Three thousand years ago in the warm, clear waters of Western Polynesia, with soft breezes that carried the sweet smell of delicate flowers and the refreshing tang of salty air, one of the most loved sports in the world was born.

The Polynesian fishermen discovered that the fastest way to get their day’s catch of fish into shore was by riding the waves. It didn’t take long for them to fall in love with the experience that all surfers have discovered for the past three thousand years: the feeling of being caught and carried by the unstoppable power of a wave.

It’s not known exactly when standing up on a board became a sport, but accounts of people surfing in the Sandwich Isles was recorded officially in the 15th century. Back then it was called he’enalu, or wave sliding.

The infamous Captain Cook was one of the first Europeans to really interact with the Polynesians and watch them surf their outrigger canoes in Tahiti when he landed there in the late 1700s. One of Captain Cook’s most famous observations could strike a chord within any surfer’s heart: “I saw a man paddling in a small canoe so quickly and looking about him with such eagerness of each side. He then sat motionless and was carried along at the same swift rate as the wave, till it landed him upon the beach. Then he started out, emptied his canoe, and went in search of another swell. I could not help concluding that this man felt the most supreme pleasure while he was driven on so fast and so smoothly by the sea.”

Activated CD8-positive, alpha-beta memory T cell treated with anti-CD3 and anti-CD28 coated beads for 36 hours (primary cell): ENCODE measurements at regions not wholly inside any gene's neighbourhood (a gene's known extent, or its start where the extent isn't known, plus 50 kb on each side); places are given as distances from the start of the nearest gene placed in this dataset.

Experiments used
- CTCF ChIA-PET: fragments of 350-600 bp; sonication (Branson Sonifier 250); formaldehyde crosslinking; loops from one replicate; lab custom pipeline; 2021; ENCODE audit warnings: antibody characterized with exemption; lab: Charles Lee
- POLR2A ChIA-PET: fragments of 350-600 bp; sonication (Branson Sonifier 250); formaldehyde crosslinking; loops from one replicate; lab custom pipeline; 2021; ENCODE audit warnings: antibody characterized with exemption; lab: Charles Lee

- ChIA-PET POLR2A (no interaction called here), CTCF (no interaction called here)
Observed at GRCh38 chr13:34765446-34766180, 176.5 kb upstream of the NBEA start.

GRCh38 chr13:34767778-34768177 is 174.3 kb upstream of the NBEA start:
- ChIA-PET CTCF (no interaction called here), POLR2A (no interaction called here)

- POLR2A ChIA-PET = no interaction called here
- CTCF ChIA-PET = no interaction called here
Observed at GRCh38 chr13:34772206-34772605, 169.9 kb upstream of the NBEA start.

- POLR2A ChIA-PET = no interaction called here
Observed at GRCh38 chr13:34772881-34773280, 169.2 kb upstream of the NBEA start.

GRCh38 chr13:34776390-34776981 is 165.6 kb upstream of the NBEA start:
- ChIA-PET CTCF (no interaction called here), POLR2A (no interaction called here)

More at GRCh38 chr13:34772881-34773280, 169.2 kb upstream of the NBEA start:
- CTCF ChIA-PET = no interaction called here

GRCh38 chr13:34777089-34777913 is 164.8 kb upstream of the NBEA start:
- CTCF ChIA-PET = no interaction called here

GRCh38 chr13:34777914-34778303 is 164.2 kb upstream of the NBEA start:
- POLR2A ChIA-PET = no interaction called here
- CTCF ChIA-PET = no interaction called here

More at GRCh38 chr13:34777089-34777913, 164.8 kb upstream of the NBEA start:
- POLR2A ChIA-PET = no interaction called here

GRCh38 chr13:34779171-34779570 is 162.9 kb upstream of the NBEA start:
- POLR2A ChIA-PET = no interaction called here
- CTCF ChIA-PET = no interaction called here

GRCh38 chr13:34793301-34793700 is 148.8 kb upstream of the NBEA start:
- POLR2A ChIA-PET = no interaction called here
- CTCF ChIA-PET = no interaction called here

And why has the art of surfing captured the hearts of so many people over so many generations? Everyone probably has their own unique reasons and stories, but surfing has provided not only a fun way to exercise, it has created a way to connect deeply with our true selves and with our beautiful planet. The ancient Hawaiians considered it so sacred they even developed their own specific prayers and rituals to honor surfing, and for a long time only the royalty were allowed to do it.

If asked, many people will say that when they’re surfing they are completely immersed in the present moment, free of anxiety, stress or resentment. There is nothing that matters except the smell of the ocean, the board beneath our feet and the sun on our back…

“For me, surfing is as close a connection I can have with Mother Nature. To surf, you’re riding a pulse of energy from Mother Nature. And it’s strong. It’s real. And you’re dancing with that. You might be the only person in the history of the universe that connects with that particular pulse of energy.” – Xavier Rudd

 

If you want the perfect way to connect with yourself, nature and the present moment, the soft ocean waters and pristine waves at our Costa Rica surf camp are exactly what you’re looking for